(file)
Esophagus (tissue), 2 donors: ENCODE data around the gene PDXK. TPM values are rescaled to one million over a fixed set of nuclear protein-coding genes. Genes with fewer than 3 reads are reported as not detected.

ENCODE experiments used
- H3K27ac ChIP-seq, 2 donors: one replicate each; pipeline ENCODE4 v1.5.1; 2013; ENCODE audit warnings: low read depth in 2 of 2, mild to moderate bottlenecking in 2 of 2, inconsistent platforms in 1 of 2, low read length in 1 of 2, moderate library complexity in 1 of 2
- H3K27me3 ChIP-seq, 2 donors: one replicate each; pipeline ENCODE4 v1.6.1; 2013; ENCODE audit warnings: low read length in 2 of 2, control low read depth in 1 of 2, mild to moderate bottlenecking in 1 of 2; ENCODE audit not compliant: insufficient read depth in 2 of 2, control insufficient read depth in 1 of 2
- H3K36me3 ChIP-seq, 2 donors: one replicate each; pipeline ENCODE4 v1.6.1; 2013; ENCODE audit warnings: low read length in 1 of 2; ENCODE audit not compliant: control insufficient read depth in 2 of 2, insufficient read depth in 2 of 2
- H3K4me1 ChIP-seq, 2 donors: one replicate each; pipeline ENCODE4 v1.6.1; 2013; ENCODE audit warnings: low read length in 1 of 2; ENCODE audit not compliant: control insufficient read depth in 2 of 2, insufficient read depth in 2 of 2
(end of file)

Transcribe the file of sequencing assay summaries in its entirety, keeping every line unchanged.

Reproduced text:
Esophagus (tissue), 2 donors: ENCODE data around the gene PDXK. TPM values are rescaled to one million over a fixed set of nuclear protein-coding genes. Genes with fewer than 3 reads are reported as not detected.

ENCODE experiments used
- H3K27ac ChIP-seq, 2 donors: one replicate each; pipeline ENCODE4 v1.5.1; 2013; ENCODE audit warnings: low read depth in 2 of 2, mild to moderate bottlenecking in 2 of 2, inconsistent platforms in 1 of 2, low read length in 1 of 2, moderate library complexity in 1 of 2
- H3K27me3 ChIP-seq, 2 donors: one replicate each; pipeline ENCODE4 v1.6.1; 2013; ENCODE audit warnings: low read length in 2 of 2, control low read depth in 1 of 2, mild to moderate bottlenecking in 1 of 2; ENCODE audit not compliant: insufficient read depth in 2 of 2, control insufficient read depth in 1 of 2
- H3K36me3 ChIP-seq, 2 donors: one replicate each; pipeline ENCODE4 v1.6.1; 2013; ENCODE audit warnings: low read length in 1 of 2; ENCODE audit not compliant: control insufficient read depth in 2 of 2, insufficient read depth in 2 of 2
- H3K4me1 ChIP-seq, 2 donors: one replicate each; pipeline ENCODE4 v1.6.1; 2013; ENCODE audit warnings: low read length in 1 of 2; ENCODE audit not compliant: control insufficient read depth in 2 of 2, insufficient read depth in 2 of 2